Doc Set Home on Fire? High Blood Pressure in Couples; WHO: Raise Alcohol, Soda Taxes

Derick Alison
Derick Alison
4 Min Read

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Pennsylvania doctor Amy Cohen, MD, is facing charges for allegedly trying to set fire to a home belonging to the grandmother of an ex-boyfriend’s romantic partner. (Philly Voice)

CVS is changing the way it charges for prescription drugs, saying its new pricing formula will be “sustainable and transparent.” (CNBC)

Exagamglogene autotemcel, the CRISPR gene therapy expected to be approved this week for sickle cell disease, may lead to infertility. (STAT)

A pregnant woman whose fetus has a lethal diagnosis is suing the state of Texas so she can get an abortion. (The Hill)

And speaking of drugs, Eli Lilly’s tirzepatide (Zepbound), the rebranded weight-loss version of its diabetes drug, is now available in pharmacies, less than a month after FDA approval. (Forbes)

Meanwhile, semaglutide (Ozempic, Wegovy) caused an unusual problem for Sharon Osbourne: she lost too much weight. (USA Today)

Patients’ adherence to semaglutide for obesity was higher compared with previous weight-loss drugs, including naltrexone-bupropion (Contrave) and phentermine-topiramate (Qsymia), a retrospective study found. (Obesity)

Heterosexual couples are often in sync when it comes to their blood pressure. (Journal of the American Heart Association)

The Air Force is widening its examination of cancer incidence among service members who worked with nuclear missiles. (AP via ABC News)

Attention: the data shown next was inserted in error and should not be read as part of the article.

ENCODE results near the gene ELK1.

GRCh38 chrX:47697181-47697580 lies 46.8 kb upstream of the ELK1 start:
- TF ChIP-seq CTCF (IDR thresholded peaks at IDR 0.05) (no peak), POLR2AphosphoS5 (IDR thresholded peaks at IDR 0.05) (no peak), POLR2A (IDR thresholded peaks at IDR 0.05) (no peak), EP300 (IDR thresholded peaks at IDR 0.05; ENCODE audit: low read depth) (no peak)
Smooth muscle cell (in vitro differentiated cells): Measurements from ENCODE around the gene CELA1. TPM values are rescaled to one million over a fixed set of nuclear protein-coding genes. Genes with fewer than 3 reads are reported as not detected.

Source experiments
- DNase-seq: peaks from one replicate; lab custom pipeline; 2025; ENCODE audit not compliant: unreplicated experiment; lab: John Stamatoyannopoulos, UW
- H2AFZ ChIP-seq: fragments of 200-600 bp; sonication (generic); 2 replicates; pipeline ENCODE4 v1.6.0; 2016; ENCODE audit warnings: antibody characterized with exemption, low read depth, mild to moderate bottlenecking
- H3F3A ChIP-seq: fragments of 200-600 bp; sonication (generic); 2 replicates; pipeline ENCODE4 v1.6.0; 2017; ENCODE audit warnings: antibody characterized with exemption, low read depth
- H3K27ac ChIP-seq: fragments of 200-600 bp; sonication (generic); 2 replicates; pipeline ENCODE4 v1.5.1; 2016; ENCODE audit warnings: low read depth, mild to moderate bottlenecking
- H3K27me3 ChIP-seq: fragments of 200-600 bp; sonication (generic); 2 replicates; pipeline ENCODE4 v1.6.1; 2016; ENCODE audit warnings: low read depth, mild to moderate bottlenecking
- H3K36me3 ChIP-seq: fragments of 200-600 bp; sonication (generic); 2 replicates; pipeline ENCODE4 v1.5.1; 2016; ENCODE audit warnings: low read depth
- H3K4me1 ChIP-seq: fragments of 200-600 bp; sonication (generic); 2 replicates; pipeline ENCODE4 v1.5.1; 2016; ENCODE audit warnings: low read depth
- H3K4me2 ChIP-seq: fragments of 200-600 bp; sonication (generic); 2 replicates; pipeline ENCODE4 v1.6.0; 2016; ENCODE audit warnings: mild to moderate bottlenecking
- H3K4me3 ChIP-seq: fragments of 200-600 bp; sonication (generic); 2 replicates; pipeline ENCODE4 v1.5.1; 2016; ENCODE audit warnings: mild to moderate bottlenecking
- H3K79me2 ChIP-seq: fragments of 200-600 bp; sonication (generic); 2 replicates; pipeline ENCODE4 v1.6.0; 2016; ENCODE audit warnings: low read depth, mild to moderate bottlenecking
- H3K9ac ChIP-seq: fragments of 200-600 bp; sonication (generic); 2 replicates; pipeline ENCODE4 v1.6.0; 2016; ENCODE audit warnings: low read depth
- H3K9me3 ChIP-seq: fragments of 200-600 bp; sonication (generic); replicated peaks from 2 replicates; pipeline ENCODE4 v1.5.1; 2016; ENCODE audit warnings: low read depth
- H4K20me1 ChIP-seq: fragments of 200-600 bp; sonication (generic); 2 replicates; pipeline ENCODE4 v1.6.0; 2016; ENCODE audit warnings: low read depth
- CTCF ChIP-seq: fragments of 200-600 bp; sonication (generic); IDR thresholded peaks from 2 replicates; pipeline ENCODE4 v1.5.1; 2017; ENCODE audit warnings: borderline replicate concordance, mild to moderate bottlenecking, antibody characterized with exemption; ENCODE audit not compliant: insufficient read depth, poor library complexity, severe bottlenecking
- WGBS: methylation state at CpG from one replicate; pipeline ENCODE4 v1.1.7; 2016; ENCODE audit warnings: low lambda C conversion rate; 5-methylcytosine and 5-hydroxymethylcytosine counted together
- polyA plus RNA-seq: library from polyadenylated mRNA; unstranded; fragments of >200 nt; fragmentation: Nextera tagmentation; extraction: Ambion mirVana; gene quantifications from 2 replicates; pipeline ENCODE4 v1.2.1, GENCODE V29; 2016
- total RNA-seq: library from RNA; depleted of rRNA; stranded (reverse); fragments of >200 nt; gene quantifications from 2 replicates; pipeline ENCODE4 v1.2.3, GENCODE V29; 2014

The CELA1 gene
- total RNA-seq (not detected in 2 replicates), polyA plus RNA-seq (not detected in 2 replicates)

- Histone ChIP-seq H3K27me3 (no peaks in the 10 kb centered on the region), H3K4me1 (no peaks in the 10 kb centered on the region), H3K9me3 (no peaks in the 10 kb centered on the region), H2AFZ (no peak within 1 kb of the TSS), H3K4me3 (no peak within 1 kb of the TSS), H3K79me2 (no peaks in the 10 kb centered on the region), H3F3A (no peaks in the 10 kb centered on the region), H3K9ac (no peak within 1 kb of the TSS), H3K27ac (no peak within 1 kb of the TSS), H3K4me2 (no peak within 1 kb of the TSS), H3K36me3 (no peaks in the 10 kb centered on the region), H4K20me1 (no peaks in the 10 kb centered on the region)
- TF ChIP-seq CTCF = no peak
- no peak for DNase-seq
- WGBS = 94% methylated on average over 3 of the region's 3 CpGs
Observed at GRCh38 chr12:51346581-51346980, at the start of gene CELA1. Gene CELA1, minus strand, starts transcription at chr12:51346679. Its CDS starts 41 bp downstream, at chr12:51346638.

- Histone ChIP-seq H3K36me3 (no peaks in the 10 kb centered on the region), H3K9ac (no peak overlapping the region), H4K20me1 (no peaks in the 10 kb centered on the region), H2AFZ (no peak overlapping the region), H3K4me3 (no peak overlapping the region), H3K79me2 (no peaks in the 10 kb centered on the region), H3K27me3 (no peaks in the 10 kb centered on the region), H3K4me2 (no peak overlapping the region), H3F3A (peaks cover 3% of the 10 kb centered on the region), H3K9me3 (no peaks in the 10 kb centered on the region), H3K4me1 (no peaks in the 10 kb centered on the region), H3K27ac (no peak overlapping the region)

More than half of those in the Midwest and nearby states say they aren’t planning to get the updated COVID vaccine, a survey found. (The Hill)

While mRNA technology proved to be a hit for the COVID vaccine; could the same be true for a flu vaccine? Not so fast, some experts say. (STAT)

Polio and other vaccinations used to be taboo in Afghanistan because of the Taliban. But things have changed now that they’re in power. (Washington Post)

A big non-non? France considers a ban on single-use e-cigarettes that are popular with teenagers. (AP via ABC News)

Mark Sheppard, star of the hit TV series “Supernatural,” discusses surviving six widow-maker heart attacks. (Today.com)

A Palestinian doctor still hopes for peace with Israel, despite what has happened to his own family. (NPR)

William Murphy Jr., MD, inventor of the modern blood bag, died at age 100. (New York Times)

Nations should increase taxes on alcohol and sugar-sweetened beverages as a way to incentivize healthier behaviors, the World Health Organization says.

Dancing can be more than just good exercise; this mom of five says it saved her life when she was battling leukemia. (People)

Patients expected their Profemur artificial hips to last, but instead they suddenly snapped in half. (KFF Health News)

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    Joyce Frieden oversees MedPage Today’s Washington coverage, including stories about Congress, the White House, the Supreme Court, healthcare trade associations, and federal agencies. She has 35 years of experience covering health policy. Follow

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